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Living Green


I am hardly one qualified to talk about politics. I wish I knew more about them so that I could make informed decisions. I’m ashamed to say that I’ve never even voted once in my life as I left my home nation of Canada when I was fourteen and haven’t been back (except for short, wonderful visits) since. However, I must say that the Green Party intrigues me. If I didn’t disagree with a lot of their “moral” issues, I’d probably vote green. I think I’d actually be in an awful conundrum if I did vote because with every party I know about, I agree with half their views and disagree with the other half. I think my only solution is to start my own party. Hmmm… maybe I’ll call it The Living Green Party—LGP for short. Okay, enough about politics. Like I said, I don’t really have any soapbox to stand on there.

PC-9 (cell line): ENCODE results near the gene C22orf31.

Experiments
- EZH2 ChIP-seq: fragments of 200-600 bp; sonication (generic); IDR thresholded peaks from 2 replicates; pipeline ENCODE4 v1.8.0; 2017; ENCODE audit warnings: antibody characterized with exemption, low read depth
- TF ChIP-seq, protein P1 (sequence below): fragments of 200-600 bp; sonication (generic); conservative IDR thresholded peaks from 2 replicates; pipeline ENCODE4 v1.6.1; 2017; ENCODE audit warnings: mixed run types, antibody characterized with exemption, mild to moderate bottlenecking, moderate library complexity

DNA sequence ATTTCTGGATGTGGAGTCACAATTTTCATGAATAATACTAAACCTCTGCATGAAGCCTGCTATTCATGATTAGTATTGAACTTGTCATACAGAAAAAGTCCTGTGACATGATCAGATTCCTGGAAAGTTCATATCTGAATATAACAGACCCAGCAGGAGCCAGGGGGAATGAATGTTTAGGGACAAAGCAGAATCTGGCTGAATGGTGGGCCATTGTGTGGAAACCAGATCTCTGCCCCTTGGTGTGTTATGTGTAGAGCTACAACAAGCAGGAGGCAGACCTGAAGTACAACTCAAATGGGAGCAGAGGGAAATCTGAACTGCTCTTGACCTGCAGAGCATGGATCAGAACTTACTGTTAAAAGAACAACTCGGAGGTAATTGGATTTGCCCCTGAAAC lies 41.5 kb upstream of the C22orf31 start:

Voting “Green” is one thing, but I really think that more important than who you vote for is how you live—in this case, living “Green” (just to warn you beforehand, I’m more extreme on this view than the average North American; however, I’m not an extremist by “their” standards). I am passionate about recycling. One thing I loved about living in San Francisco is that the city also is passionate about this issue. One has four bins for separating their refuse: 1) trash, 2) recyclable plastics, 3) cans and glass, and 4) compost. Compost includes such things as leftover food, rinds, peels, and even coffee grounds. Living here in India is hard for me as there doesn’t seem to be a way to recycle. I feel my gut turn as I go to throw out perfectly good recyclable plastic and glass bottles. I can’t bring myself to throw them in with the trash so I separate them. It may be futile, but hopefully somehow, somewhere, they are being recycled in one way or another. Recycling is a great way to live green: there is hardly any personal inconvenience involved, most of the work is done for us, and we are helping to put a stop to waste. Most wealthier countries make it pretty much as easy as taking out the garbage. In my opinion, everyone who is given the opportunity to recycle should.